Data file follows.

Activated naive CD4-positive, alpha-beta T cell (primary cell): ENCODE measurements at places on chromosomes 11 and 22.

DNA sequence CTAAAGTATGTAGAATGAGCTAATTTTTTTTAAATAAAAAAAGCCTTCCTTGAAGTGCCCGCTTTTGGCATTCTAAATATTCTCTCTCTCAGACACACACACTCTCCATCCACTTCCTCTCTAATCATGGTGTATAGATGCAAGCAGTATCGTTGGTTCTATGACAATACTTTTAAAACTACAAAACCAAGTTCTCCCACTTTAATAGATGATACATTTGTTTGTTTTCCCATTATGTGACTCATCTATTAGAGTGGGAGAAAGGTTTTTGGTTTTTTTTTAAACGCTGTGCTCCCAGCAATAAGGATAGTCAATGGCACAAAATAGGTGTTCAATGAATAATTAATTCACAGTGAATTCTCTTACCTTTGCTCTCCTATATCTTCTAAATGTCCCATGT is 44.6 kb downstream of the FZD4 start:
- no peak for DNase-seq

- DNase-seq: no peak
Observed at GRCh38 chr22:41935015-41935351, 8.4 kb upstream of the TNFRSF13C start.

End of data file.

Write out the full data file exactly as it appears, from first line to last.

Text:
Activated naive CD4-positive, alpha-beta T cell (primary cell): ENCODE measurements at places on chromosomes 11 and 22.

DNA sequence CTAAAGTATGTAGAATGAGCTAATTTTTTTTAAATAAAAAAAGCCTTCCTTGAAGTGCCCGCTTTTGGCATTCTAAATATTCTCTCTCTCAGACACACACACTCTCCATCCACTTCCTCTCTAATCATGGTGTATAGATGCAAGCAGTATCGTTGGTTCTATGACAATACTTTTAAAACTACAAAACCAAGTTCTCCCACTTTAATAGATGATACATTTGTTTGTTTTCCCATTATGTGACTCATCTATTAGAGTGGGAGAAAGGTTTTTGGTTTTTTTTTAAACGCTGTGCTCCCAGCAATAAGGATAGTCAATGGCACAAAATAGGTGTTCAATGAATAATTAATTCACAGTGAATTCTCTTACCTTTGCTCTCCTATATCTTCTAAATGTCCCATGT is 44.6 kb downstream of the FZD4 start:
- no peak for DNase-seq

- DNase-seq: no peak
Observed at GRCh38 chr22:41935015-41935351, 8.4 kb upstream of the TNFRSF13C start.